Such “choice” narratives are also frequently used to justify to head coverings, which Sheila Jeffreys explains are a primary indicator of low social status for women, in her book Man’s Dominion. Manju Yadav protests the headscarves – ghoonghat – that are the norm in her community in Haryana, India. “To keep us under control, men ask us to cover our faces,” she says. “Ask a man to cover his face for a day, he will not be able to do it.” Yadav sees the ghoonghat as a way to enforce male dominance.
At the heart of the battles fought by all of these feminist activists is nothing other than gender itself – an oppressive system of discrimination based on sex. Yet according to Western feminists, gender itself is also a “choice”: it is an identity that is subjective to the beholder. On this basis, female-only schools, sports teams and bathrooms are being sacrificed and proclaimed too “exclusive”.
In New Zealand, Marlborough Girls’ College and Kāpiti College have opened up their female-only toilets to those of “all genders”. Epsom Girls’ Grammar has considered changing its name on the basis of gender being self-selected, an idea that Gupta and Vishwakarma – both of whom run girls’ schools in India – would scoff at. Gavin Hubbard recently qualified for the New Zealand women’s weightlifting team, after taking a gold medal from Samoan competitor Iunniara Sipaia; and a Lincoln University professor thinks female-only sports teams are not needed.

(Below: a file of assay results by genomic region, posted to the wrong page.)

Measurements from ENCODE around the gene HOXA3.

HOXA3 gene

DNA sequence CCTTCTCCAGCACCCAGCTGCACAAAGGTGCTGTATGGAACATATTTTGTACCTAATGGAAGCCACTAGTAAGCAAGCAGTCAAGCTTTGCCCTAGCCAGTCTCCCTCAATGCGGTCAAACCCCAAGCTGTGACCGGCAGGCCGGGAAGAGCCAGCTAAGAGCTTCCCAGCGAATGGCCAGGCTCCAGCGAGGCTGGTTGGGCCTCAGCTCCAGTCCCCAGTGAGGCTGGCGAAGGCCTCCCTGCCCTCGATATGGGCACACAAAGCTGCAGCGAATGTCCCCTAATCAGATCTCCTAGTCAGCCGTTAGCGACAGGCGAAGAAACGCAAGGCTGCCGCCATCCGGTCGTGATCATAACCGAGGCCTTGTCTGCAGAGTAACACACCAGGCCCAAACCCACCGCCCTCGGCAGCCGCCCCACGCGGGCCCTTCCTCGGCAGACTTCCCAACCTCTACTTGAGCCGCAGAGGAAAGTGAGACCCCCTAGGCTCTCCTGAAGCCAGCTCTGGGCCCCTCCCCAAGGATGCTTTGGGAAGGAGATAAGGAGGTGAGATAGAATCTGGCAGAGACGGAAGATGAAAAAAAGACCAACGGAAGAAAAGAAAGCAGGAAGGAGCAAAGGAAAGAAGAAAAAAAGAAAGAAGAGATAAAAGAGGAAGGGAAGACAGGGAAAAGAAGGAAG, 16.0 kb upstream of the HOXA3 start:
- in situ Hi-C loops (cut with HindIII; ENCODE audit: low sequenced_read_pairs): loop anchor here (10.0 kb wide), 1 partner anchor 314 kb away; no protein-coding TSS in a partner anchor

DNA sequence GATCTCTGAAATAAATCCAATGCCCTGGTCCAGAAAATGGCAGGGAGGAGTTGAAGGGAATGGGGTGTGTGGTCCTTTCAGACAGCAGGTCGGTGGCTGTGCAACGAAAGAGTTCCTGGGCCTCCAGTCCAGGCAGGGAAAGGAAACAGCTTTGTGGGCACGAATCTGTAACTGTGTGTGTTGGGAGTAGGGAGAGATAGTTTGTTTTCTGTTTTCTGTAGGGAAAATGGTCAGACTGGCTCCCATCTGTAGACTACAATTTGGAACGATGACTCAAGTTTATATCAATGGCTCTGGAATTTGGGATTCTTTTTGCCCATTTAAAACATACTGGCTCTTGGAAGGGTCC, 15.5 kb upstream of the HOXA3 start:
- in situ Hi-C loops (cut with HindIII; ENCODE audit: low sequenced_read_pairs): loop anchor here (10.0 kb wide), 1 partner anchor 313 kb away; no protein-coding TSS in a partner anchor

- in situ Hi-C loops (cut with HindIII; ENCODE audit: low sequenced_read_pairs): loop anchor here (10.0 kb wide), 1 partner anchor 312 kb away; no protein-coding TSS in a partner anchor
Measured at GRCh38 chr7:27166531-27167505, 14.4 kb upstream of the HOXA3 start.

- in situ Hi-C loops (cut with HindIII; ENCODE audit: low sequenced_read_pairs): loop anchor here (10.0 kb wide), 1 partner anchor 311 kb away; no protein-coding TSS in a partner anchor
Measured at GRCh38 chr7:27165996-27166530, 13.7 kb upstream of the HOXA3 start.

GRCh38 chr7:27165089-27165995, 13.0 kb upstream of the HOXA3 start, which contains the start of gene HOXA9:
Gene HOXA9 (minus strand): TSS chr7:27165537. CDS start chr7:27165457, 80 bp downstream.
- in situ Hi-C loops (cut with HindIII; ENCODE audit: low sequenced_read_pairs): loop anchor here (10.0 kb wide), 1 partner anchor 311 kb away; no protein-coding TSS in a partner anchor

Yet in India, the fight for female-only schools and toilets continues. Women campaigners from Right to Pee, including Supriya Sonar, have presented India’s president with a map, in collage form, of all the open defecation spots in the city of Maharashtra. Lack of access to toilets that are hygienic, private and safe from male violence makes the issue of sanitation a feminist one. Like many other feminist issues, this one in particular sees women ridiculed, and Sonar and her colleagues are brave for continuing the campaign. It is crucial, and inextricable from women’s education and public participation.
In the West, first wave feminists fought for our female only toilets on this basis, too – it’s just that we have forgotten. Our “choice” politics facilitates this historic amnesia, since choice is subjective, and any analysis that boils down to it is essentially baseless. It does as little to combat the erasure of women from mainstream history as it does to combat the whitewashing of politics and journalism. It leaves what Susan Hawthorne has called “dominant culture stupidity” completely intact.
This turns us into enemies even to ourselves, since even our most successful campaigns miss the mark. Discussions of the pay gap often have us believe that the women who are done the least justice are the engineers and chartered accountants whose annual salaries are the lowest in relation to the blokes in their firms. According to our calculations, these are the women who are sacrificing the most, over the longest periods of time, for male interests.
Realities like sweatshop labour are barely mentioned in discussions about the “pay gap”, because the framing does not enable us to account fully for the exploitation that sweatshop work – let alone prostitution, or child marriage – represent. As the Guardian reports, many workers in factories in India “earn so little that an entire month’s wages would not buy a single item they produce”. Women constitute by far the majority of the world’s sweatshop workers, and to understand this necessitates a wider analysis of the systemic poverty among women that directly results from our commodification as sexual chattel.